Church of the Transfiguration, St Catherine's Monastery
The focal point of the monastery is the Church of the Transfiguration, with a bell tower which dominates the whole complex. Its bells waken the monks every morning with 33 strokes, symbolizing the 33 years of Christ's life.The church, the floor of which is some13ft/4m below present ground level, is entered through a modern porch, from which a flight of steps (the top ones inscribed with the Greek letters spelling the Greek name lakobos, or James) leads down to the Narthex, with an elaborately carved wooden door (sixth C.) which gives access to the three aisled interior of the basilica.The walls of the nave, rising above the aisles and lit by windows, are borne on sturdy granite columns with richly decorated foliage capitals. The aisles, with pitched roofs, are lit by five Byzantine windows on each side. The floor is paved with marble. On the left is a marble pulpit (1787), on the right the Bishop's throne, with an interesting painting of the monastery in the 18th C. by an Armenian artist. Between the columns are crudely carved choir stalls. In the aisles are side chapels, mostly dedicated to saints of the Orthodox Church.
Church of the Transfiguration - Iconostatis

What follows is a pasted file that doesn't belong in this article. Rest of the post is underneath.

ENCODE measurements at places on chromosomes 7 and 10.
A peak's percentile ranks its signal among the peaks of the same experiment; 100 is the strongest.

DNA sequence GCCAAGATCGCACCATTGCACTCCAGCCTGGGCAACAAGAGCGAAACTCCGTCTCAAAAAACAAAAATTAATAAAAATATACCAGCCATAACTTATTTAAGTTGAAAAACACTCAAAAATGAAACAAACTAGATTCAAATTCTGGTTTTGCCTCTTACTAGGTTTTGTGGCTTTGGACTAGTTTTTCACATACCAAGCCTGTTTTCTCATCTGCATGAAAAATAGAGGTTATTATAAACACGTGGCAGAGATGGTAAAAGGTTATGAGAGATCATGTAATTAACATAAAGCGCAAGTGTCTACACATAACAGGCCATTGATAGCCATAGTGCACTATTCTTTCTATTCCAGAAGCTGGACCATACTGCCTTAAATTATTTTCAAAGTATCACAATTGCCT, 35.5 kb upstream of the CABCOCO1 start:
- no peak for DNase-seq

The choir is separated from the nave by a richly painted and gilded iconostatis (Cretan work 1612).
Church of the Transfiguration - Mosaics
On the conch of the apse are magnificent mosaics, probably the work of Western artists, dating from about 565 and excellently preserved. The Transfigured Christ is depicted in an almond shaped mandorla, surrounded by medallions with figures of prophets, apostles and saints. In the choir are a marble sarcophagus containing the remains of St Catherine, a precious reliquary and a coffin like shrine (presented by Empress Catherine of Russia) with an embossed silver gilt figure of the Saint.
Church of the Transfiguration Chapel of the Burning Bush
Beyond the apse, on a still lower level than the nave, is the Chapel of the Burning Bush, probably the oldest part of the church. The walls are clad with blue Damascene faience. A silver plate marks the spot where God is said to have appeared to Moses.